Transcendent Journey - Rossano Galante (1967-)
Rossano Galante studied with film composer Jerry Goldsmith and composed or orchestrated on several movie soundtracks. Tonight's work was originally commissioned and premiered by the Hofstra University Symphonic Band in 2008. Written in a grand "film score" style, this magnificent work opens with a dynamic fanfare featuring soaring brass and woodwind flourishes. Descriptive and evocative with every phrase, including a beautiful slow lyric section, you will be transported on a thrilling musical adventure with this impressive overture!
Polka and Fugue from Schwanda the Bagpiper - Jaromir Weinberger
In Czech composer, Jaromir Weinberger's (1896-1967) 1927 opera, Svanda the Bagpiper, the audience is treated to a story of mischief, magic, royalty, accidental infidelity, and devilish trickery. Even though Milos Kares originally authored the libretto in Czech, Svanda opened in Prague performed with a German translation. As the public enjoyed the folk references and musical material, the opera was translated into 17 languages. Although Svanda is a now seldom-performed opera, the Polka and Fugue is a well-known and oft-performed excerpt from the opera.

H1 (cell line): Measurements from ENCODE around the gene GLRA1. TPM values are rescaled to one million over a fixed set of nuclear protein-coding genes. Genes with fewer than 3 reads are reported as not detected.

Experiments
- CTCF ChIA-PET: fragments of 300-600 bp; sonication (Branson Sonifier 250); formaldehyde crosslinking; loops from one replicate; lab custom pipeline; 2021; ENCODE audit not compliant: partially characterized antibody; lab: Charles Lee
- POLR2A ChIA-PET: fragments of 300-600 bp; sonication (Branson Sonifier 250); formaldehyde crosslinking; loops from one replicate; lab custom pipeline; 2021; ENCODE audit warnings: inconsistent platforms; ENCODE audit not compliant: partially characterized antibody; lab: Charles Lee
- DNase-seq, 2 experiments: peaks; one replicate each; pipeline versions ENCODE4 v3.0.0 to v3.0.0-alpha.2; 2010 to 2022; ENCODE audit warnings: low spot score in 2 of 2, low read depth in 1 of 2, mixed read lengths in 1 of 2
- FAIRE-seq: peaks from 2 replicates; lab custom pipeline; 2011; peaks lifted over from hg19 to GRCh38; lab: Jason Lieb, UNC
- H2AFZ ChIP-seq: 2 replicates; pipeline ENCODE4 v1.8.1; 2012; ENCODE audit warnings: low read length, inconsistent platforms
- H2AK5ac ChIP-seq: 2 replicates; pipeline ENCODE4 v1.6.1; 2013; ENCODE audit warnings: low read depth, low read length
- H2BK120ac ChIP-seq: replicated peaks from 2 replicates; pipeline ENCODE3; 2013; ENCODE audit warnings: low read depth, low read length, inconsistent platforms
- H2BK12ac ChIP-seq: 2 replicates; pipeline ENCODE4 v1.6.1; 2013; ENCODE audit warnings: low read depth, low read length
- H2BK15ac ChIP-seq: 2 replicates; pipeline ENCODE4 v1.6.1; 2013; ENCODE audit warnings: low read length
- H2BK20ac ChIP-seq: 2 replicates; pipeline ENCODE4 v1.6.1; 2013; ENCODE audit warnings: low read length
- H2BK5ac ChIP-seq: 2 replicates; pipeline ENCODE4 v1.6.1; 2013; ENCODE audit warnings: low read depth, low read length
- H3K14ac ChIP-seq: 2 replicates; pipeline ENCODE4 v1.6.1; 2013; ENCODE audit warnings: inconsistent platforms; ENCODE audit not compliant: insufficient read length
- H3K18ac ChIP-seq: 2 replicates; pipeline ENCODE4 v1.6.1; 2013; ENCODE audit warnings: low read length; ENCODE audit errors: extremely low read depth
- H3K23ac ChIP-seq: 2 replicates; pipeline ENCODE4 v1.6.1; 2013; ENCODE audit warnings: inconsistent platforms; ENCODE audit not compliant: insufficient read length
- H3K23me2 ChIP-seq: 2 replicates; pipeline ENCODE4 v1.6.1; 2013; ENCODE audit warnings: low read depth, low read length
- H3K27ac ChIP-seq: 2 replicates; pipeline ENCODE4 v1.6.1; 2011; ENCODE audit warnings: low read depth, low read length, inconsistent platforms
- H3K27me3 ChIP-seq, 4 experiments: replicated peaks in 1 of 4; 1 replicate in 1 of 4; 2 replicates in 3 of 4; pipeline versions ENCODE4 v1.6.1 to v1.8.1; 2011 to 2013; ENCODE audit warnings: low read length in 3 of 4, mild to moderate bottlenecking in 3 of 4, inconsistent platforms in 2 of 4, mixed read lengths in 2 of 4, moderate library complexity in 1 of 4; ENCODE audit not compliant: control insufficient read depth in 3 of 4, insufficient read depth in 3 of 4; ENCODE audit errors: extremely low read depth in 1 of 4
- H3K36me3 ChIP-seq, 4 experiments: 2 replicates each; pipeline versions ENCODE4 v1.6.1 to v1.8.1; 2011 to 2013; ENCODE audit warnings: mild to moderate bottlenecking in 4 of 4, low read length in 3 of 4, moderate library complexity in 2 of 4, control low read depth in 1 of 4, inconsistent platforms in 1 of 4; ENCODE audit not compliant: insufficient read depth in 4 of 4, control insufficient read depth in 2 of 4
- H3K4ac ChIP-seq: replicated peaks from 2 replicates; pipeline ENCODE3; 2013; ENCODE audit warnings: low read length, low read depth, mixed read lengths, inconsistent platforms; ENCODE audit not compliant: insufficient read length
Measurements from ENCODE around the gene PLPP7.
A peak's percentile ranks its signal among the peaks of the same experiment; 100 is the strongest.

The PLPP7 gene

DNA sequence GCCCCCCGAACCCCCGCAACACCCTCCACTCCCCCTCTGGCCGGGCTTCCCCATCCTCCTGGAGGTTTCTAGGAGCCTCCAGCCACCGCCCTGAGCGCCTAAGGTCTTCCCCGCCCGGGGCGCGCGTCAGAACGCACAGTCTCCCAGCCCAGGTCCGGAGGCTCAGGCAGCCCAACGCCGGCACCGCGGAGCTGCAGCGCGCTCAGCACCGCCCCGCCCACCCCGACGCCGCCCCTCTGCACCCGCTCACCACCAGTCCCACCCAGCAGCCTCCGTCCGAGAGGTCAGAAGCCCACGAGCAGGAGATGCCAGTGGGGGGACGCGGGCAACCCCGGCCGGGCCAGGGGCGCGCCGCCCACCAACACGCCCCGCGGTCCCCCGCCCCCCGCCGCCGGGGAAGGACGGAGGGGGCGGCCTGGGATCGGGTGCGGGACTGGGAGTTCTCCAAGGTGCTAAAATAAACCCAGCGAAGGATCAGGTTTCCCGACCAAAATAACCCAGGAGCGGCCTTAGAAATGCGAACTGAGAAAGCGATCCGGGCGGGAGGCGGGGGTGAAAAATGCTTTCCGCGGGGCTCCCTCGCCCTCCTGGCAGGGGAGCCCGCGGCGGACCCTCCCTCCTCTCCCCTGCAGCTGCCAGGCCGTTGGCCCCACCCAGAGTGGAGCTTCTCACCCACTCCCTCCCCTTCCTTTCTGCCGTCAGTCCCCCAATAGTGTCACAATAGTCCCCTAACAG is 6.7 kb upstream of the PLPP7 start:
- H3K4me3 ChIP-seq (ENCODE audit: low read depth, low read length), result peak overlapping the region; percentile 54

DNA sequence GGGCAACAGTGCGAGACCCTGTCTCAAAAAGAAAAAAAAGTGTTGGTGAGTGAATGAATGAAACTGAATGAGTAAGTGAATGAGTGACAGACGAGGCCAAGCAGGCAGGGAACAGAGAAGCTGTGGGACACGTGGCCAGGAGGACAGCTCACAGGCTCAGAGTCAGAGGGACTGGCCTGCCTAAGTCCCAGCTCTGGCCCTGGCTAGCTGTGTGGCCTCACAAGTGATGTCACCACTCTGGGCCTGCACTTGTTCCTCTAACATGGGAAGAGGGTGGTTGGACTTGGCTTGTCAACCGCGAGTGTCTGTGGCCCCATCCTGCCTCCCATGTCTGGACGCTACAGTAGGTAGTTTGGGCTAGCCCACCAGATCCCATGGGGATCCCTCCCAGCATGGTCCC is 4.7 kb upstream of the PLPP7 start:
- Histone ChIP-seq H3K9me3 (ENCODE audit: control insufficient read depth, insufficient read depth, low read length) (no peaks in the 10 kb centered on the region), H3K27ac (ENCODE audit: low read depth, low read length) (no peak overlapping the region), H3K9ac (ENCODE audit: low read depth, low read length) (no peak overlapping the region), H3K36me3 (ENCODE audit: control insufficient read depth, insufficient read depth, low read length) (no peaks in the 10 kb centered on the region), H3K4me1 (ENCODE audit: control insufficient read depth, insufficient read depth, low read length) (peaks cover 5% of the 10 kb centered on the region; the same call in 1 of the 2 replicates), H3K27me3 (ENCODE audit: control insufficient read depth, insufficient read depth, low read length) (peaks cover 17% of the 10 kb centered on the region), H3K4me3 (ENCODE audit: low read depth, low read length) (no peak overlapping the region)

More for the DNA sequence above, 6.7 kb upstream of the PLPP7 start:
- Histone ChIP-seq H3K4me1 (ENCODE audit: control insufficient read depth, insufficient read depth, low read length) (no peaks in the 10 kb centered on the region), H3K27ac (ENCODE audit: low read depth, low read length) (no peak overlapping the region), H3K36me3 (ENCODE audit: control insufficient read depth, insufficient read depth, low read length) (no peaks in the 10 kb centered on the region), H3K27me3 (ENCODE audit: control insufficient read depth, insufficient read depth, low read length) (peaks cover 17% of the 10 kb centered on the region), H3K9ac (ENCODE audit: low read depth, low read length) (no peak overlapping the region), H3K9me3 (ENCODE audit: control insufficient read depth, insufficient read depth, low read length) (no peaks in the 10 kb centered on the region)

Taps Eternal Father - Gen. Daniel Butterfield & John B. Dykes arr. Capt. Kenneth R. Force U.S.M.S.
The familiar melody of Taps is credited to Union General Daniel Butterfield during the Civil War. The melody was made the official Army bugle call after the war, but was not given the name "Taps" until 1874. The first time Taps was played at a military funeral may have been in Virginia, soon after Butterfield composed it. This has become a tradition that continues at military funerals in the present day. Eternal Father Strong to Save is known to United States Navy men and women as the Navy Hymn. It is a musical benediction that has had a long and special appeal to seafaring men. This arrangement of these two moving melodies places a lone bugler away from the band. The two echo each other back and forth, finally fading away into the night, just as Taps does each evening at sundown.